Representatives of the Centre for Applied Legal Studies (WITS), Bowman’s and the UCT GSB Bertha Centre have been engaging in conversations about impact investing legal practice in recent months. The collective identified that that Deborah Burand (Grunin Center for Law and Social Entrepreneurship, New York University) would be Johannesburg in November and resolved to utilise the opportunity to establish a two-day convening on the subject. A group of lawyers, impact investors and regulators met to discuss South African legislation and how the legal profession can support the growth of impact investing.
Crowding in more capital & Regulation 28
- South Africa has more potential regulatory levers for driving impact investment than available in the US where regulation has had a ‘chilling effect’ on capital commitments.
- Draft explanatory guidance on the use of Regulation 28 in South Africa have been developed but not been formally issued. Indications are a lack of prioritisation for impact investments, as opposed to inherent complexity or a need for further policy development, is the key constraint.
- Instead of developing policy inputs the emphasis may need to shift toward establishing and showcasing opportunities to utilise the legislation (e.g. exploring CIS vehicles) and establishing better accountability mechanisms.
- Practitioners are finding ways to circumvent some of the restrictions of the Venture Capital Company (VCC) form – including workarounds for investing in real estate and the practice of spreading deals over multiple vehicles to circumvent ticket-size restrictions.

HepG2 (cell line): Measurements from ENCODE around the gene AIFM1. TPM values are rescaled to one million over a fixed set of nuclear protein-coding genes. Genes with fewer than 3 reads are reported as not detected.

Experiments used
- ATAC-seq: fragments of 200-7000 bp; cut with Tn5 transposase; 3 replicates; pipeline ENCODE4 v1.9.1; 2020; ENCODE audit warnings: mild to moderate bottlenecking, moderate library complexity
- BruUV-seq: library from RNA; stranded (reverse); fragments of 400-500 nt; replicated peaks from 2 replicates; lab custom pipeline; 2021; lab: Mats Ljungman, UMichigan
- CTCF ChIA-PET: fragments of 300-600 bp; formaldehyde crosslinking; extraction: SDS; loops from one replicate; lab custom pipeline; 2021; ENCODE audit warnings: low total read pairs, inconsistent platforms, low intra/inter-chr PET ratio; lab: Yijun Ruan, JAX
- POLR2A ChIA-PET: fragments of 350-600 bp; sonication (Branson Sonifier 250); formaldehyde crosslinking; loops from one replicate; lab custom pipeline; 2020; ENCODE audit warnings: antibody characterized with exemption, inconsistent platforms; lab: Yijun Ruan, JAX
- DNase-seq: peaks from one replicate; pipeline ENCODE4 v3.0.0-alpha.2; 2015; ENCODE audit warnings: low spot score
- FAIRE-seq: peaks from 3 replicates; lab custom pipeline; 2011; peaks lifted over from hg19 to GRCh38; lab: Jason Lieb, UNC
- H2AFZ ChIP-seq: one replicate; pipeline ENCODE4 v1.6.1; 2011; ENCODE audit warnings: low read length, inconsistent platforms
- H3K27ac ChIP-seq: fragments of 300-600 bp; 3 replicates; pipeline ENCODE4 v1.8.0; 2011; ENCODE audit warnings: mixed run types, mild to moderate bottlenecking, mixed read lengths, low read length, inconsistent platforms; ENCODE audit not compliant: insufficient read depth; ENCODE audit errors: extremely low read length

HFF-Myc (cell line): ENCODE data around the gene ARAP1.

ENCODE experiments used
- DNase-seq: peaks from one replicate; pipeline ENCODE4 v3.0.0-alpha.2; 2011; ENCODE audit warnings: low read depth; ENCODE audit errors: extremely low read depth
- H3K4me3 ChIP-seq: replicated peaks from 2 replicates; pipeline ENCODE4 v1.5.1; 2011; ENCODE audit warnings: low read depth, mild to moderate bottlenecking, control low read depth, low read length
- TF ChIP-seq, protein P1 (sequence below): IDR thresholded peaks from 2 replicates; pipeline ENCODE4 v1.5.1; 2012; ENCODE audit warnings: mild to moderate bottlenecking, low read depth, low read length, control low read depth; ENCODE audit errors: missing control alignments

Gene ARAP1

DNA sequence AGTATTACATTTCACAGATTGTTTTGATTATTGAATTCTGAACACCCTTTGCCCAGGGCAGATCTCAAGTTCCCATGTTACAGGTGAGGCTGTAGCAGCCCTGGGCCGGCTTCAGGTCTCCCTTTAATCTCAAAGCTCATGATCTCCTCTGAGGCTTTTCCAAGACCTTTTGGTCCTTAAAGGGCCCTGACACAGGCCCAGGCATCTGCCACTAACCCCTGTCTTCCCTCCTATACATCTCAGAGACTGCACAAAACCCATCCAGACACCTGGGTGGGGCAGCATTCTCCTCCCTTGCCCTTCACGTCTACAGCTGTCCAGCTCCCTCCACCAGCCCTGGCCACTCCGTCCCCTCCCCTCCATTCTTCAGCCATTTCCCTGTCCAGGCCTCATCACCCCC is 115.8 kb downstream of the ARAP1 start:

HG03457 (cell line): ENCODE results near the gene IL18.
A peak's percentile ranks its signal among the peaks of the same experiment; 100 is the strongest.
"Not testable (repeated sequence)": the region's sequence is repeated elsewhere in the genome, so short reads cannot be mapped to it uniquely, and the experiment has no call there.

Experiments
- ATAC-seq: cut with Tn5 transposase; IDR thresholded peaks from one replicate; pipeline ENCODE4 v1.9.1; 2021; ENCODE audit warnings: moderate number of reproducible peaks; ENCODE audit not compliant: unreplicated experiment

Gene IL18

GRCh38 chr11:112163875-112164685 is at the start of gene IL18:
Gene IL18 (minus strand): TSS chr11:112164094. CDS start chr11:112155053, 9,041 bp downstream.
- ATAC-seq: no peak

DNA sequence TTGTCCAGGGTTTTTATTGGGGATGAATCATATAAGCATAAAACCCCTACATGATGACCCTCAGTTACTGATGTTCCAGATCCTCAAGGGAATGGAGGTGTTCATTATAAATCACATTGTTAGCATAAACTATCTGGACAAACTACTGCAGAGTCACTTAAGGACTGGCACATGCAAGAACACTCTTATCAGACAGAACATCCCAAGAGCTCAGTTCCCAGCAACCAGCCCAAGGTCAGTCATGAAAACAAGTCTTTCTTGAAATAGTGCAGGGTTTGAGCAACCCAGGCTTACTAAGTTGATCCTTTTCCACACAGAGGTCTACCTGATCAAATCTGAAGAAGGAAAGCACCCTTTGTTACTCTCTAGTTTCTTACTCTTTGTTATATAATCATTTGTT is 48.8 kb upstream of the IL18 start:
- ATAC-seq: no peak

- There are no similar tax benefited fund structures in the USA but work has been done to create specialised forms for social enterprises. However, these forms are largely based on state as opposed to federal law and have not been well tested in the courts to date.
- There are concerns the VCC regime may not be extended past 2021 and collaboration with existing lobby groups such as SAVCA may be beneficial to assure its longevity and relevance for impact investments. The ILO also has an upcoming convening in Cape Town that will have corporate forms for social enterprise as one area of investigation
- Data protection is topical in the US as impact oriented initiatives such as impact bonds have been finding it difficult to navigate data protection laws when proving their impact. There is increasing recognition that programme beneficiaries may not find contractual information on use and ownership of their personal information accessible.
- South Africa has data protection laws in place but concerns about unauthorised transfers of personal information are still relevant. At times, it appears that inappropriate usage of data may be ignored as a minor concern relative to impact organisations’ wider social benefit mission.
- This matter needs to be flagged as an area of concern going forward but most social enterprises in South Africa are likely not yet at a point where navigating the data protection landscape for impact reporting purposes is the pressing concern.
- French solidarity funds, which enable up to 10% of a pension-fund beneficiary’s contributions to go towards an impact mandate, are an interesting example of liberalising access to impact investments.
- A domestic solidarity fund would be an interesting area to explore. However more work is required to gauge what the best institutional home of such an offering would be as trust in public sector bodies and major private financial institutions that host pension funds is low at present.